Air Taxi, Embedded Avionics

Allocortech to Provide Avionics Components for REGENT Seaglider

An avionics system from allocortech will support the development of REGENT’s seaglider, set to begin commercial operations in 2025. (Photo: REGENT)

Aerospace startup REGENT (Regional Electric Ground Effect Nautical Transport) has just announced a partnership for their seaglider technology demonstrator vehicle. Allocortech, an aerospace engineering company based in Virginia, develops safety-critical control systems and embedded systems applications and will provide avionics components for REGENT’s seaglider.

REGENT’s all-electric seagliders are expected to enter commercial service by 2025, and their technology demonstrator will be revealed in Q2 of this year. The vehicles are intended to offer harbor-to-harbor transportation services with zero emissions. The seaglider will be capable of transporting both passengers and cargo at a top speed of close to 180 mph (with existing battery technology), and its range will be up to 180 miles. In the future, with updates in battery technology, REGENT’s seaglider could travel distances of up to 500 miles while still using existing dock infrastructure. Two of the seaglider’s key advantages are the blown wing aerodynamic design and landing hydrodynamics. It also has the opportunity to leverage existing dock infrastructure for its operations.

Pictured is a rendering of the zero-emissions seaglider design from REGENT; the technology demonstrator will be revealed in Q2 of this year. (Photo: REGENT)

The announcement from REGENT explained the process of transitioning the seaglider from floating on the water to taking flight: “From the dock and while in the no-wake zone, the vehicle will float on its hull. Upon reaching 20 mph, it will rise up on its retractable hydrofoil. The vehicle leaves the harbor at speeds between 20–40 mph. Upon reaching open water, the vehicle smoothly transitions onto its wing, retracts the foil, and accelerates to a comfortable 180-mph cruise speed—all while staying within a wingspan of the water’s surface.” The seagliders’ hydrofoils improve comfort for passengers and make the vehicles more wave-tolerant.

With a focus on ensuring safety in flight, the seaglider uses a multiple-redundant navigation and control system. “Similar to a hovercraft, seagliders fly on a dynamic air cushion created by the pressurized air between the wings and the water. The aerodynamic advantage of this so-called ‘ground effect’ includes significant operational efficiencies, increased payload capability, and greater range,” according to REGENT.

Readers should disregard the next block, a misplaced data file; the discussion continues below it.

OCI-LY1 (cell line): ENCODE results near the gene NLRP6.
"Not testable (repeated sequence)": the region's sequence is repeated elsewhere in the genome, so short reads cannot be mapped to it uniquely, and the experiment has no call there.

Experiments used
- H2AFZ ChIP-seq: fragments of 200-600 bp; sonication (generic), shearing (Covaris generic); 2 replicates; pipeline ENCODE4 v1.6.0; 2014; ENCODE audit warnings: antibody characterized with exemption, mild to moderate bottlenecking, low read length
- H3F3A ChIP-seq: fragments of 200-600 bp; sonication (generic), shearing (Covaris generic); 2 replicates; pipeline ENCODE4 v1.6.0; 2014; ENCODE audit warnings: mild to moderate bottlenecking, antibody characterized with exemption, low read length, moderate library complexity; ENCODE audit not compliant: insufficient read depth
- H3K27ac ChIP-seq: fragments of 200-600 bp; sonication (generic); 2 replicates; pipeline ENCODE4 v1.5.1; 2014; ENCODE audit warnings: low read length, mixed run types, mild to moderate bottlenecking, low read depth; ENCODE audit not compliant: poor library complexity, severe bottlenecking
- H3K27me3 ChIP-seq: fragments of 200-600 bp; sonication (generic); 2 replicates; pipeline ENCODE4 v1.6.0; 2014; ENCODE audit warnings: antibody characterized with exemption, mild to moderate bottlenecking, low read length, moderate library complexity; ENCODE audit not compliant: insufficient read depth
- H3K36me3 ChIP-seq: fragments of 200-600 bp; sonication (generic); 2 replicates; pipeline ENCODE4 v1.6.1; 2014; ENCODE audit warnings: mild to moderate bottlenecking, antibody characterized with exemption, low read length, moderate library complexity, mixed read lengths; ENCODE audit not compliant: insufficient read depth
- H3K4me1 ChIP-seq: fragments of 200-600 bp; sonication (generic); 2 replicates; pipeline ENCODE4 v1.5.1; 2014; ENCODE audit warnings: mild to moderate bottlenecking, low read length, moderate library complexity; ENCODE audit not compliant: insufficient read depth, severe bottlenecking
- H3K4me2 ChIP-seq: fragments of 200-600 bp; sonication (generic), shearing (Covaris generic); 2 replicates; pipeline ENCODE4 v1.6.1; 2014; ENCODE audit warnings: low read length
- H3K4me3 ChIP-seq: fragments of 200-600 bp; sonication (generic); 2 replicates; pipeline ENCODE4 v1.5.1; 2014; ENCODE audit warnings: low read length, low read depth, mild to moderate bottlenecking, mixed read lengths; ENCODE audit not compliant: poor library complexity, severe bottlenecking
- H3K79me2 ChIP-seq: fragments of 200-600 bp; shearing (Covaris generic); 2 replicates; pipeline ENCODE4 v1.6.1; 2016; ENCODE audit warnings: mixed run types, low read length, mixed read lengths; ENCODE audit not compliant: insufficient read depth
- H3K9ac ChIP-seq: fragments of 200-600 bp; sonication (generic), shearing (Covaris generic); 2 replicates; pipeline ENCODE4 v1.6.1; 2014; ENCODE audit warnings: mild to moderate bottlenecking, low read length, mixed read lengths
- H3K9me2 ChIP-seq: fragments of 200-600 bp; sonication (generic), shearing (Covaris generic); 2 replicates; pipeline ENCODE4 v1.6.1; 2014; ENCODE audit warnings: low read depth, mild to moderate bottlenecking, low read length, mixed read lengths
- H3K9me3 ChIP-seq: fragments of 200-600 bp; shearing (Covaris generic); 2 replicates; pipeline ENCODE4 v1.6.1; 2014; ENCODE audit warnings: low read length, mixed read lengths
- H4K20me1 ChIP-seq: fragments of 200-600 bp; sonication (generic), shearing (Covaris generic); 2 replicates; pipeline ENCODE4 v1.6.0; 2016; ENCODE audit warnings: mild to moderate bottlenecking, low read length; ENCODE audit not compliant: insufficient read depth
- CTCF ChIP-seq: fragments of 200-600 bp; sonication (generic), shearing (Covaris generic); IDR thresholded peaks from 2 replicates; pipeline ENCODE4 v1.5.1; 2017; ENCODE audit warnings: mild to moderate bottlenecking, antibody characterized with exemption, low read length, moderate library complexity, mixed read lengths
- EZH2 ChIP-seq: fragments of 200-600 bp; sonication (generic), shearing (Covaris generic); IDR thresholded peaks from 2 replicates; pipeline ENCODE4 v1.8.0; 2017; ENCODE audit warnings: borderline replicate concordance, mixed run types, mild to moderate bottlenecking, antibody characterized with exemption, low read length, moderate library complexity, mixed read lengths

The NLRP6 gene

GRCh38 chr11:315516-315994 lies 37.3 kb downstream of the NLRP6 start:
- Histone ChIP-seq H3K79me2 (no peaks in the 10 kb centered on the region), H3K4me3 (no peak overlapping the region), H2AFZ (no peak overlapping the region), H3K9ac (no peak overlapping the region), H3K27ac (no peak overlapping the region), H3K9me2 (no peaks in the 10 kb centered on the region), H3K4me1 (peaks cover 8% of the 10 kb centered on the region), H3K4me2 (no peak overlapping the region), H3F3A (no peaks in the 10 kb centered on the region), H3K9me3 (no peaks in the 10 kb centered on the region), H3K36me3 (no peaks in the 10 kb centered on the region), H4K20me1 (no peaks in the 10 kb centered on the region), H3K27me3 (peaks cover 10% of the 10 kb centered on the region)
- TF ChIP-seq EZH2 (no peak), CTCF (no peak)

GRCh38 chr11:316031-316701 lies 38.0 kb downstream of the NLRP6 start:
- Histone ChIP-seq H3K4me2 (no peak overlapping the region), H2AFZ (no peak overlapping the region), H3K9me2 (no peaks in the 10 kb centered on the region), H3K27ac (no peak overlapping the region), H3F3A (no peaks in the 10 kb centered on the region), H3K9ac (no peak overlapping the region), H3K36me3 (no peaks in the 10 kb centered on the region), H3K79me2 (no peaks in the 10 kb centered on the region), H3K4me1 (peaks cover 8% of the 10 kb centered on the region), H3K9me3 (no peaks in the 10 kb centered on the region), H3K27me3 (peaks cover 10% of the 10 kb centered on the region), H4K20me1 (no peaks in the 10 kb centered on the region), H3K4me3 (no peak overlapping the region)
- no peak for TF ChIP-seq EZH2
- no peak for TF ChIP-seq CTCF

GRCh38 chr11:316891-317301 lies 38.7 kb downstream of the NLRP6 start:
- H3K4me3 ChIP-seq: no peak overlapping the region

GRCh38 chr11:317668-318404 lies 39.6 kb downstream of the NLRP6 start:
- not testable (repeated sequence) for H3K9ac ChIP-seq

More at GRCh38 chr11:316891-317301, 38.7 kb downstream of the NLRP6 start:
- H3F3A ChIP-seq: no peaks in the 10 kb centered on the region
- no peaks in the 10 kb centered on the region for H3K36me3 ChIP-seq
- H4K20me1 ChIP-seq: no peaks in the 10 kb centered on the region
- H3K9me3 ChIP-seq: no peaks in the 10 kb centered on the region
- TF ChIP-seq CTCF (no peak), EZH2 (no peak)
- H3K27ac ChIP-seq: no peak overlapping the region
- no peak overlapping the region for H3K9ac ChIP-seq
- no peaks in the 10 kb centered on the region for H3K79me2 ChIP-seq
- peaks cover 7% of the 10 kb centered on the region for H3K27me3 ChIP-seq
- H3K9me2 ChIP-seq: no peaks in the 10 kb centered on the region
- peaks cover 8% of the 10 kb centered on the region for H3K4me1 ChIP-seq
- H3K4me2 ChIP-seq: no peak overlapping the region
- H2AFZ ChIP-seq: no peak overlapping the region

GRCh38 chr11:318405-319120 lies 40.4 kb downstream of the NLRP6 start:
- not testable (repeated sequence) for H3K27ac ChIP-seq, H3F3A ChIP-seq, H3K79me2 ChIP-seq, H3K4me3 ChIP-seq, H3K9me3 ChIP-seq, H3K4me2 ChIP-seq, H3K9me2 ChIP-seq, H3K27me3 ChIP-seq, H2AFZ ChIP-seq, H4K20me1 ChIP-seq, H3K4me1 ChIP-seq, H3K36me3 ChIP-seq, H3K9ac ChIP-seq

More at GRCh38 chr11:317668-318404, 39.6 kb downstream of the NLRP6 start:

The all-electric seaglider will fly at a speed of 180 mph after taking off from a dock. (Photo: REGENT)

According to REGENT’s CEO, Billy Thalheimer, “a primary objective of this program has been to define and stress-test our engineering processes, toolchains, and test procedures on a real, integrated vehicle to prepare ourselves for the full-scale, human-carrying prototype ahead.” He added that allocortech’s products, including sensors, flight computers, motor controllers, electrical power systems, and flight test safety equipment, helped REGENT to rapidly develop all of the hardware and software in the vehicle’s avionics system.

Rather than using hobby-grade RC components in their technology demonstrator, REGENT will take advantage of the fault-tolerant avionics components, electrical systems, and software systems provided by allocortech. Brian Viele, CEO of allocortech, commented in the announcement from REGENT that their flexible hardware and software solutions are made specifically “to allow innovative companies like REGENT accelerated development timelines while maintaining an acceptable level of safety.”

The seaglider uses sensors, flight computers, motor controllers, electrical power systems, and flight test safety equipment provided from allocortech. (Photo: REGENT)

When the seaglider enters commercial operations, it is expected to transport 12 passengers, although the next version of the vehicle will have the capacity for upwards of 50 passengers, according to REGENT. “We envision a future where seagliders and eVTOLs work in tandem to create an all-electric, multi-modal transportation system. Seagliders will provide regional coastal connectivity, eVTOLs will provide terminal urban connectivity, and all will share charging infrastructure at transportation hubs.”

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